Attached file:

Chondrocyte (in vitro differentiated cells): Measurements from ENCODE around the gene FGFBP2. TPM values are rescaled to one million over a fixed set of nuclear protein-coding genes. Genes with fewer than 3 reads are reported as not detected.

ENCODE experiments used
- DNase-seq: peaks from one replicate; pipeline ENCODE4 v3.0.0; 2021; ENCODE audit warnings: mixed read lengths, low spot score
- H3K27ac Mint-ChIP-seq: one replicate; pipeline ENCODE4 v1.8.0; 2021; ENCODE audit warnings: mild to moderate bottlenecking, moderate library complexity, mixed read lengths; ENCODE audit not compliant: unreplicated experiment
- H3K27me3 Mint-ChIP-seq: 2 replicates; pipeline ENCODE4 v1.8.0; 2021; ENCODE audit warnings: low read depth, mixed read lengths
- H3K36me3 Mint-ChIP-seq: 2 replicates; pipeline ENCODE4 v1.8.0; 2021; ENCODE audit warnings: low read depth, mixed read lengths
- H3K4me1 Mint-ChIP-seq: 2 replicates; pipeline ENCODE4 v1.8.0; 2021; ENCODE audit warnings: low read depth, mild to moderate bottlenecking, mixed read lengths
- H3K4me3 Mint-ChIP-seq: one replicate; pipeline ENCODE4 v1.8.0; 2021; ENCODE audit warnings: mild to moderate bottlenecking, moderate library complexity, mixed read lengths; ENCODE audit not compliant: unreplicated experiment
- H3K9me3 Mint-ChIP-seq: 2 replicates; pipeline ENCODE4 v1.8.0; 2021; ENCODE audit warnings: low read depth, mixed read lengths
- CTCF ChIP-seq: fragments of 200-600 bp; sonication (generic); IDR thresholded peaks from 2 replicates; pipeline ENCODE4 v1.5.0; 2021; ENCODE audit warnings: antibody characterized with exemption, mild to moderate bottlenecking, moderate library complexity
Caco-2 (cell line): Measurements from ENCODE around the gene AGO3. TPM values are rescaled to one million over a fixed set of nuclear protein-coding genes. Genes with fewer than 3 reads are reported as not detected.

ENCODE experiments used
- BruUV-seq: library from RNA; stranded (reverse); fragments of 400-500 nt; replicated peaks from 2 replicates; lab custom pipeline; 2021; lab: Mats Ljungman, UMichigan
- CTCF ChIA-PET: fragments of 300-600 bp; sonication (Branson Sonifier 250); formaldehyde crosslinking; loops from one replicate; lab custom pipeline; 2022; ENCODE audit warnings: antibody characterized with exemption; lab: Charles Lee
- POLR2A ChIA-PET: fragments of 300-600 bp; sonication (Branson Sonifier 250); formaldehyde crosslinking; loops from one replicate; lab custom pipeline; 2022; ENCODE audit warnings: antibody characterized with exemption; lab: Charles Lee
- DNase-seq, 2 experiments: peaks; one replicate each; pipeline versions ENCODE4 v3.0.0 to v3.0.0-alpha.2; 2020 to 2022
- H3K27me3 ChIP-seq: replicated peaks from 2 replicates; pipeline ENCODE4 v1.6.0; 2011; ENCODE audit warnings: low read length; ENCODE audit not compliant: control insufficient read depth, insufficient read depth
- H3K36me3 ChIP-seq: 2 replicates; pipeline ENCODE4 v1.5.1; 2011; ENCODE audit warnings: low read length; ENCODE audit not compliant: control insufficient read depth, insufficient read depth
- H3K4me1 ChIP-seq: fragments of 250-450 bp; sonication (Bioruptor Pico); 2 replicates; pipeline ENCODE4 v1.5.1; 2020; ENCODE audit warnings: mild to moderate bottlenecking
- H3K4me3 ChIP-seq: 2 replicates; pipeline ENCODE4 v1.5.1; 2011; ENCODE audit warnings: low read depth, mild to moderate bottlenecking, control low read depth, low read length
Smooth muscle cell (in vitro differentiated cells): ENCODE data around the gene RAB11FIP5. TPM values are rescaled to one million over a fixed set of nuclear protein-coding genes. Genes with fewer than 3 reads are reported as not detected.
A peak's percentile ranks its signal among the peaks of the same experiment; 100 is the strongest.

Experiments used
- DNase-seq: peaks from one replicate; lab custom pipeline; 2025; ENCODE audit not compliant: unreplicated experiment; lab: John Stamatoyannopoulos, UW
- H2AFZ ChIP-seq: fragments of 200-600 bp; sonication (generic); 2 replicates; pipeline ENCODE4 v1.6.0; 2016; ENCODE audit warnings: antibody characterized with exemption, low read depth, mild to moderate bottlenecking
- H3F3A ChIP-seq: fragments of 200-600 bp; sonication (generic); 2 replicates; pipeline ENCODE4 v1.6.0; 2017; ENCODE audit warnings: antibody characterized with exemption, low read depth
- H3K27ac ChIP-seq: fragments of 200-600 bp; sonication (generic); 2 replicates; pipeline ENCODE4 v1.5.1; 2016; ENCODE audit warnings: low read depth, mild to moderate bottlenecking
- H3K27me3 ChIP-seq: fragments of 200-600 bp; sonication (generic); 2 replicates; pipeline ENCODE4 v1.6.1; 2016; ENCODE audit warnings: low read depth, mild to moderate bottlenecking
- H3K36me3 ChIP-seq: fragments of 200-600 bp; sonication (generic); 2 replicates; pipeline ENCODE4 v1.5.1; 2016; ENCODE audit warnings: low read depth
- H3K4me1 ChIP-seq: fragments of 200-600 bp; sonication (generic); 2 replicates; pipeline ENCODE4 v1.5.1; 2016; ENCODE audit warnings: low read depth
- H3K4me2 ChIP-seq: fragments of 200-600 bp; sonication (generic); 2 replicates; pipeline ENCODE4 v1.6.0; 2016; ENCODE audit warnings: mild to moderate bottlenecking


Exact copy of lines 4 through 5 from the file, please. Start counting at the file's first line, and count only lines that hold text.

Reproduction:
- H3K27ac Mint-ChIP-seq: one replicate; pipeline ENCODE4 v1.8.0; 2021; ENCODE audit warnings: mild to moderate bottlenecking, moderate library complexity, mixed read lengths; ENCODE audit not compliant: unreplicated experiment
- H3K27me3 Mint-ChIP-seq: 2 replicates; pipeline ENCODE4 v1.8.0; 2021; ENCODE audit warnings: low read depth, mixed read lengths